Commentary: Trump’s religious advisers are out of step with Rev. King’s legacy

  |  Source: Religion News Service

Martin Luther King Jr. addresses a crowd from the steps of the Lincoln Memorial where he delivered his famous, "I Have a Dream," speech during the Aug. 28, 1963, march on Washington, D.C. (Photo courtesy of Creative Commons via RNS)

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(RNS) — Participating in the Rev. Martin Luther King Jr. Day celebrations at Brightmoor Christian Church in Novi, Mich., and another at Bethel AME Church in Ann Arbor, Mich., last week got us to thinking about the role President Trump’s unofficial religious advisory council plays in his administration.

Does it serve as a moral justification for his or their agenda?  Or, do its members serve as a moral conscience to push the president to contemplate the impact his policies have on the most vulnerable members of our nation and world — as did the churches that participated in the civil rights movement and later the anti-war movement of King’s day?

Roughly 55 years ago, King penned his “Letter from Birmingham Jail” in which he called on religious persons and all of good will to push political leaders to enact policies that respect the dignity of all, as all persons, as children of God, are worthy of such.

The Rev. William Sloane Coffin, who served with King in the anti-war group Clergy and Laity Concerned about Vietnam, recognized that religious leaders are themselves fallible. He nonetheless urged them to push their congregants and others to contemplate God’s will in protecting human freedom and increasing social-economic opportunities for all.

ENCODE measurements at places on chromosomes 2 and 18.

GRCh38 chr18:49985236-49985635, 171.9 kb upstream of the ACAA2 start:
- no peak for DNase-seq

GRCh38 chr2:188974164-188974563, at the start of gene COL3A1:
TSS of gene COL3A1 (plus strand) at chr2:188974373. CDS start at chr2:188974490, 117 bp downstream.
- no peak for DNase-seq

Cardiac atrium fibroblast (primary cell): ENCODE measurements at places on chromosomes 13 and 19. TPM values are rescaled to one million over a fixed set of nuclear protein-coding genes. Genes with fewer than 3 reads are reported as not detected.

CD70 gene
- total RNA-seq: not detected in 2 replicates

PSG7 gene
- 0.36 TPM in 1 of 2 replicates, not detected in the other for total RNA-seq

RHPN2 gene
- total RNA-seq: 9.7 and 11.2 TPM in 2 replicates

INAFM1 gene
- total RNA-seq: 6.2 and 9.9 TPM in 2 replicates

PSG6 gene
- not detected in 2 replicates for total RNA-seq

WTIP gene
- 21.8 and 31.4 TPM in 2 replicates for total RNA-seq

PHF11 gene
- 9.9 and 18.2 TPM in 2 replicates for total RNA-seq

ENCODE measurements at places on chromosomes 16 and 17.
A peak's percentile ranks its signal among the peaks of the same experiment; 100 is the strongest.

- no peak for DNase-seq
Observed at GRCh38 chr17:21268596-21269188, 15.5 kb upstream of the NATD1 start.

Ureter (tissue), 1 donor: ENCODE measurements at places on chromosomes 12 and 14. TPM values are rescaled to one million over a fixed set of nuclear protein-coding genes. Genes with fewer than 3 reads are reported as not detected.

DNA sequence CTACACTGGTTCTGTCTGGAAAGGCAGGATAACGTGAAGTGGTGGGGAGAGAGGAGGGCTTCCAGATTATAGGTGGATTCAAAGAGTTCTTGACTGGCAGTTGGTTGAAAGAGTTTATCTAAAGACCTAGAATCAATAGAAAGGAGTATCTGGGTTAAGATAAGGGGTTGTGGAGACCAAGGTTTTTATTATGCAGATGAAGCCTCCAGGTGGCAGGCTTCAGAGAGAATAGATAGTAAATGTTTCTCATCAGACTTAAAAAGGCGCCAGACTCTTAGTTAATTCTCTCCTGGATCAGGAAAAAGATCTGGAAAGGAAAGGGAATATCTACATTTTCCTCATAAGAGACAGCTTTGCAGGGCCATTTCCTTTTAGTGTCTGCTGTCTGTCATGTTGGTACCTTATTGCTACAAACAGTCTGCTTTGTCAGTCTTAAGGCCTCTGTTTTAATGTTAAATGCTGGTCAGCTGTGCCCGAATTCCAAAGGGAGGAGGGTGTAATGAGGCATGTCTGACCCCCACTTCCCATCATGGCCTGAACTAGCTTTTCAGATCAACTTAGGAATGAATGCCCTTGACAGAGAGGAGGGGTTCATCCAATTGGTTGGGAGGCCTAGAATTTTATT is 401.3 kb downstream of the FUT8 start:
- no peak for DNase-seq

Clergy should take such stances, he argued, even when doing so is against the law and at odds with the nation’s interest — as did he and King when protesting racial oppression and the Vietnam War.

King and Coffin argued that to be moral guides, religious leaders must be willing to serve as a check on state power. To do so, religious leaders must, like Jesus, who resisted Satan’s temptation to rule over all nations, remain on the outside of power.

King and Coffin makes us think more deeply about the ethical role of Trump’s religious advisers, most of whom are white evangelical Protestant men. In September, it first appeared that the council would take a moral stand on behalf of undocumented migrants. Members argued that their insider status within the Trump administration would allow them to more effectively express their concerns about dismantling DACA, or the Deferred Action for Childhood Arrivals program.

However, that’s not what we heard from these advisers following Trump’s recent remarks on the matter.

Ronnie Floyd, from left, Rodney Howard-Browne, Adonica Howard-Browne, Johnnie Moore, and Paula White stand behind President Trump as he talks with evangelical supporters in the Oval Office at the White House. (Photo courtesy of Johnnie Moore via RNS)

Trump held a Jan. 11 meeting with key congressional Democrats and Republicans to strike a deal over protecting DACA recipients in exchange for support of a multibillion-dollar wall to keep undocumented Mexicans out of our nation. In that meeting, Trump expressed his displeasure with U.S. programs that admitted Haitians and Africans. Few of Trump’s religious advisers had anything to say about the president’s views; and, some that did speak up offered tacit support for the president’s sentiments. Some argued that his language may not have been acceptable but that his views are.”